Major Disturbance in UCTE system

Author: Clare Duffy, ESBI, Ireland

Summary of Disturbance

The Union for the Coordination of Transmission of Electricity (UCTE) grid suffered a severe disturbance on 4 November 2006. Immediate action by TSOs prevented a Europe-wide blackout. This article summarizes the findings (http://www.ucte.org) from the subsequent UCTE investigation.

E.ON Netz was requested to disconnect the double circuit 380kV line Diele-Conneforde in Northern Germany on 5 November at 01:00. E.ON Netz's empirical analysis showed no violation of the N-1 (The N-1 security rule aims at avoiding cascading effects and requires that a single incident should not jeopardize the secure operation of the interconnected network) criterion from the proposed switching in its network. On the 27 October E.ON Netz provisionally approved the switching request and informed neighboring TenneT and RWE TSO. Results of their N-1 analysis confirmed that the grid would be highly loaded but secure.

The manual switching of the Diele-Conneforde line on the 4 November caused increased power flow on the Landesbergen-Wehrendorf line (interconnection between E.ON Netz and RWE TSO). Action taken to remedy the situation actually deteriorated line loading eventually causing it to trip. This triggered cascade tripping splitting the UCTE synchronously interconnected grid (which covers 23 countries across Europe) into 3 islands (West, North East and South East - see figure 1) causing significant power imbalances in each island. Initial power imbalances in the West induced a severe frequency drop interrupting power supply to more than 15 million West European households. Sufficient generation reserves in the under-frequency areas (West and South East) allowed restoration of normal frequency in a relatively short time.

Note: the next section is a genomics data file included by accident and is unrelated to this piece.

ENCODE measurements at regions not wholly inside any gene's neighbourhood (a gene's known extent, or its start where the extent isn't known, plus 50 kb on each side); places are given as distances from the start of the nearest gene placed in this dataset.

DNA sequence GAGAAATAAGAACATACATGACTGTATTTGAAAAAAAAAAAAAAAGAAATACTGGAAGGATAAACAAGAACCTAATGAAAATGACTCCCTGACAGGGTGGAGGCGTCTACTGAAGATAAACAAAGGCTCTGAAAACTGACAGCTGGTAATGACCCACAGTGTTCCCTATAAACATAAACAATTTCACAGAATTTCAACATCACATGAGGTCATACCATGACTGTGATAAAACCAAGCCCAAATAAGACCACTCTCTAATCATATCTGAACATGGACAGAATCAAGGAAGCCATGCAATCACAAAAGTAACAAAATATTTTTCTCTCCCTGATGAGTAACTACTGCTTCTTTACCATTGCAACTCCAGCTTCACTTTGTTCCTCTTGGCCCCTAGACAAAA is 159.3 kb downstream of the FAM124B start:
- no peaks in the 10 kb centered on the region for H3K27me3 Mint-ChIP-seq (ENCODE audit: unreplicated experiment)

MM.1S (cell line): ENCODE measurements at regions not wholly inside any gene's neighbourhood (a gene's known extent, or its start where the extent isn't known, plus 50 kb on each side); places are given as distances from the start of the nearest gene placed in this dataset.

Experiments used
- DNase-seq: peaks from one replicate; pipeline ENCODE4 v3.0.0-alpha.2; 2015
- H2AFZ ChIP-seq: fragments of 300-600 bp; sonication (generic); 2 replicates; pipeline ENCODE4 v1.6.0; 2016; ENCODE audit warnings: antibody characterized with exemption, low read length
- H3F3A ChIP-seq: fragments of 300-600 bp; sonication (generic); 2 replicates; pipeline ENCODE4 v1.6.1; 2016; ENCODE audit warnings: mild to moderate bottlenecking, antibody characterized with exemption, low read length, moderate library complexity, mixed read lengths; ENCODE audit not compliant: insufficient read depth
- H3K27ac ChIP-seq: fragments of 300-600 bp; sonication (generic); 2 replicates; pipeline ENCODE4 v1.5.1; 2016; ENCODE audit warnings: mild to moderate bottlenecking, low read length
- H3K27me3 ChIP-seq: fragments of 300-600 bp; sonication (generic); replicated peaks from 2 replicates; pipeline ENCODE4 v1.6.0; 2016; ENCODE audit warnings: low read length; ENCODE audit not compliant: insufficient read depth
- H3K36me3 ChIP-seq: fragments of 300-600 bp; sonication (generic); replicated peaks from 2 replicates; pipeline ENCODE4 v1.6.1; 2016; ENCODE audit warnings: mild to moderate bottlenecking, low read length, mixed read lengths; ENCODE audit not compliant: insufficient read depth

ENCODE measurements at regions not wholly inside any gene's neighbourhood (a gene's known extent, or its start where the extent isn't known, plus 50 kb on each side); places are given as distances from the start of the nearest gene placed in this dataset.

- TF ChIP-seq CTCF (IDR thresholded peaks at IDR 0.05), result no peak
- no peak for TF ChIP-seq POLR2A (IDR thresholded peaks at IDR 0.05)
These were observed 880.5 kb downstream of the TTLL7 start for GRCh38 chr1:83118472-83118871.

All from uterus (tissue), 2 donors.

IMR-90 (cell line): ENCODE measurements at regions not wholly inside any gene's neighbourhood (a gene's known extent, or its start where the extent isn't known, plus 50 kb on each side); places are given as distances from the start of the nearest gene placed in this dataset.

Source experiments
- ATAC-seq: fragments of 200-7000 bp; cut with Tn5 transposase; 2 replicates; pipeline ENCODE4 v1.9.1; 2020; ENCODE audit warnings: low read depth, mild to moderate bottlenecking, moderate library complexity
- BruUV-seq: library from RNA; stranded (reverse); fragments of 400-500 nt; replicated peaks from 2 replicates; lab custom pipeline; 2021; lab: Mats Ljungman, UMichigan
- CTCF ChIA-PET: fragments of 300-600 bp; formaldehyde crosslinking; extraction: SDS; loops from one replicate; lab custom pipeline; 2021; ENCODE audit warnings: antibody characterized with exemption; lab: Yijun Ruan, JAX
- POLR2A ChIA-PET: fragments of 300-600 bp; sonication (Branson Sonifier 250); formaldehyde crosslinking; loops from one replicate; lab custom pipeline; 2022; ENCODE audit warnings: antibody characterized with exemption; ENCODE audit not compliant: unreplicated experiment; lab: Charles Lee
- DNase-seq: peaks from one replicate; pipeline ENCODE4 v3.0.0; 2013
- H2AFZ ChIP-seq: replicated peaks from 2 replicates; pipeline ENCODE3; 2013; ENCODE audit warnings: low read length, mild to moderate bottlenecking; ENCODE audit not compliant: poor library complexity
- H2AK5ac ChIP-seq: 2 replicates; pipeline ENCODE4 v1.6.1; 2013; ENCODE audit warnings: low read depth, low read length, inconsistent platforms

Lack of control over generation units (quick reduction of schedules and automatic reconnection of wind generation) in the over-frequency area (North East) contributed to a deterioration of system conditions in this area (long lasting over-frequency and severe transmission line overloading) and complicated the process of restoring normal system conditions.

Full resynchronization of the 3 islands was completed 38 minutes after the system split and normal conditions were restored in all European countries in less than 2 hours.

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